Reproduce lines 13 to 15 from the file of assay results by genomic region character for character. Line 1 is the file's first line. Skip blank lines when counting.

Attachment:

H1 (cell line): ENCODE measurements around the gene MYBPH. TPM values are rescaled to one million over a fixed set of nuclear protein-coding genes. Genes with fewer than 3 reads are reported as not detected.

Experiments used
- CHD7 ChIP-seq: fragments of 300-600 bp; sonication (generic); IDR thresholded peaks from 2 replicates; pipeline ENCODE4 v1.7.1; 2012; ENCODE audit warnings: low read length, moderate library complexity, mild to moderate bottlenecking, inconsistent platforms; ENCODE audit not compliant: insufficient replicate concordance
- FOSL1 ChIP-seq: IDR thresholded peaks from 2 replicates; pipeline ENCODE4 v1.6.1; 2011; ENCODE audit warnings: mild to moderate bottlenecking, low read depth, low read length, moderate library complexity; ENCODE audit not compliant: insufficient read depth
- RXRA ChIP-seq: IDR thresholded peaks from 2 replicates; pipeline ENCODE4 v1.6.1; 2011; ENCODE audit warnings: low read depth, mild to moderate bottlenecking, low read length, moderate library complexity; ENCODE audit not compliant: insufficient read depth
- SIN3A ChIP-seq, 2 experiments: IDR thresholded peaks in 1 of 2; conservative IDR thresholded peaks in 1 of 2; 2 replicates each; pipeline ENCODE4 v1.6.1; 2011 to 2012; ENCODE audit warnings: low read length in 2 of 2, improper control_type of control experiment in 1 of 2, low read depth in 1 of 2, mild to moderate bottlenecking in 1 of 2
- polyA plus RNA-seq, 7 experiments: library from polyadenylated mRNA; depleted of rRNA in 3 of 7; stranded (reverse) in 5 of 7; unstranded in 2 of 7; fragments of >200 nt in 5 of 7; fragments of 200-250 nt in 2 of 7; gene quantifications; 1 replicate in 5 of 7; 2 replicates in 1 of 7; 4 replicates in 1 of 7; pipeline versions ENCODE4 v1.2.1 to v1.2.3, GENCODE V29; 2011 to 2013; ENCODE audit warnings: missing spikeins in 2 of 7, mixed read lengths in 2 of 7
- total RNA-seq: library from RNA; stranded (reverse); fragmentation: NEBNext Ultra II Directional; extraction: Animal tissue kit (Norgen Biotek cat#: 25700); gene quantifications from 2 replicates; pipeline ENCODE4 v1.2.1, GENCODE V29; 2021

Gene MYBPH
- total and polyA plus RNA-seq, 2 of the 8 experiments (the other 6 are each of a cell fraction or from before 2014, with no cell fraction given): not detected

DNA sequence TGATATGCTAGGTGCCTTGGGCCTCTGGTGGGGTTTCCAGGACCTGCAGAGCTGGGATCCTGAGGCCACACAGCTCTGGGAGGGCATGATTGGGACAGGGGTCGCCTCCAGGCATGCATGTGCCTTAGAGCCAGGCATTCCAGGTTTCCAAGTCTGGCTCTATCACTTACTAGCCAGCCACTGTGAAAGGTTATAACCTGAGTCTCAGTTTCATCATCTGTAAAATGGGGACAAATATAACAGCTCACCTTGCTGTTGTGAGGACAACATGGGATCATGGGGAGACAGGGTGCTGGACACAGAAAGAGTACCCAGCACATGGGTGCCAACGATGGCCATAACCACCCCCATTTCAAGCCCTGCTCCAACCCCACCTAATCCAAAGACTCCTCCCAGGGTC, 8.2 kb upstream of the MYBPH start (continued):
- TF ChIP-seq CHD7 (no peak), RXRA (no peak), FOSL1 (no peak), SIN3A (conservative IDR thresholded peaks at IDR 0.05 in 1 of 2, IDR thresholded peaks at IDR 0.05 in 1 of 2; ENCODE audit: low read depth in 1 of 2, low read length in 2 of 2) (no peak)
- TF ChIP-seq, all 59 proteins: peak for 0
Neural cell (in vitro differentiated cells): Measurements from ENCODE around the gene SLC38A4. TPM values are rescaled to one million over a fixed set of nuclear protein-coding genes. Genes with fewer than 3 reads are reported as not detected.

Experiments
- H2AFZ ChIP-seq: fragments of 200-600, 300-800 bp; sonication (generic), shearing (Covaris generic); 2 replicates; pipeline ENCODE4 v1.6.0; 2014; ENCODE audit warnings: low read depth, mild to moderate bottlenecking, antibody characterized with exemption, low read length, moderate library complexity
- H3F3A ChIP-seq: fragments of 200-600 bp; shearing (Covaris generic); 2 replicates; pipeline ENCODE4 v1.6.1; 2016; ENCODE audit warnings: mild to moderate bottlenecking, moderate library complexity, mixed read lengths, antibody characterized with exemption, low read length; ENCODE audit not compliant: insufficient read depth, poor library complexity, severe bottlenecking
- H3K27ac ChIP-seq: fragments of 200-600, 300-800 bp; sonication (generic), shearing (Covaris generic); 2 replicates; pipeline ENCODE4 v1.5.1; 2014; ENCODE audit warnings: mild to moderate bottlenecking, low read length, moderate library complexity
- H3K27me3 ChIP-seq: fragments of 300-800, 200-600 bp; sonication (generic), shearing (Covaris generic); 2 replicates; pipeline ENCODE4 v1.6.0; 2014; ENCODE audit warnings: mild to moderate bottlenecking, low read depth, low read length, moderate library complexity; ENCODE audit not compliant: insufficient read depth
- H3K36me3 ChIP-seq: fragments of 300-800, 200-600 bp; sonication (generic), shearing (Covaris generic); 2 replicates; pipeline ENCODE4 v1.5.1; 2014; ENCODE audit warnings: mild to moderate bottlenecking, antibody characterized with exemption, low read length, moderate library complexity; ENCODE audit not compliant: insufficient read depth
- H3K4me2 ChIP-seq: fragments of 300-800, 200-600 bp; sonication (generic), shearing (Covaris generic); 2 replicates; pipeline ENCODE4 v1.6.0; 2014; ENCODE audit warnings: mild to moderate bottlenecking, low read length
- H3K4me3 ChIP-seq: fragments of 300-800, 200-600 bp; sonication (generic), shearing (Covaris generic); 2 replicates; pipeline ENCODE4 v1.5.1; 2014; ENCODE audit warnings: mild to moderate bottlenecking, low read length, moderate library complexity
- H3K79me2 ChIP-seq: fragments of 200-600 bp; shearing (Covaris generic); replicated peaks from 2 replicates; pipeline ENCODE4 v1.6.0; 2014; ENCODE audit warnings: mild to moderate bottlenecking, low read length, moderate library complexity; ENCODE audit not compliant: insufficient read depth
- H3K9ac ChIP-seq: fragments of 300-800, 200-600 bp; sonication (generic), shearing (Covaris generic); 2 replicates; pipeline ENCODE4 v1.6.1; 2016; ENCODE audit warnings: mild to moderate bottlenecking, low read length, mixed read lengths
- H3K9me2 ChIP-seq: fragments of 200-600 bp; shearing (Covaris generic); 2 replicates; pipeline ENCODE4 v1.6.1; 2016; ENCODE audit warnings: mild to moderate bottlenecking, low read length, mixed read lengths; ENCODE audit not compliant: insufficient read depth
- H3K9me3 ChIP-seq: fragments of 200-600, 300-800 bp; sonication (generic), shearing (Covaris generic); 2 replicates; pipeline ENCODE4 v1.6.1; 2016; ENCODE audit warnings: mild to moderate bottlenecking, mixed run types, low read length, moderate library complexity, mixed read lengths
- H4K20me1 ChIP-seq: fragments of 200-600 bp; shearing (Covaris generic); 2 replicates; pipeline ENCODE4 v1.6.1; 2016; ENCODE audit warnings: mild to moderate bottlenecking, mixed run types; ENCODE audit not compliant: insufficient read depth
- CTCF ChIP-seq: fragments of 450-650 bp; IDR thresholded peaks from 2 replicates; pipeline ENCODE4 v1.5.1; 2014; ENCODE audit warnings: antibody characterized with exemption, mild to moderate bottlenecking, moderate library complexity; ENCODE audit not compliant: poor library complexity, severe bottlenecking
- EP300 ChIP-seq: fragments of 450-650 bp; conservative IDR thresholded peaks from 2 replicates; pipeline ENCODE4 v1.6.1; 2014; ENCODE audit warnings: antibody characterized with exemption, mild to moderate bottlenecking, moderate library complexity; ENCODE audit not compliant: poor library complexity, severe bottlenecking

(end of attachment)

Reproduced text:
- TF ChIP-seq, all 59 proteins: peak for 0
Neural cell (in vitro differentiated cells): Measurements from ENCODE around the gene SLC38A4. TPM values are rescaled to one million over a fixed set of nuclear protein-coding genes. Genes with fewer than 3 reads are reported as not detected.

Experiments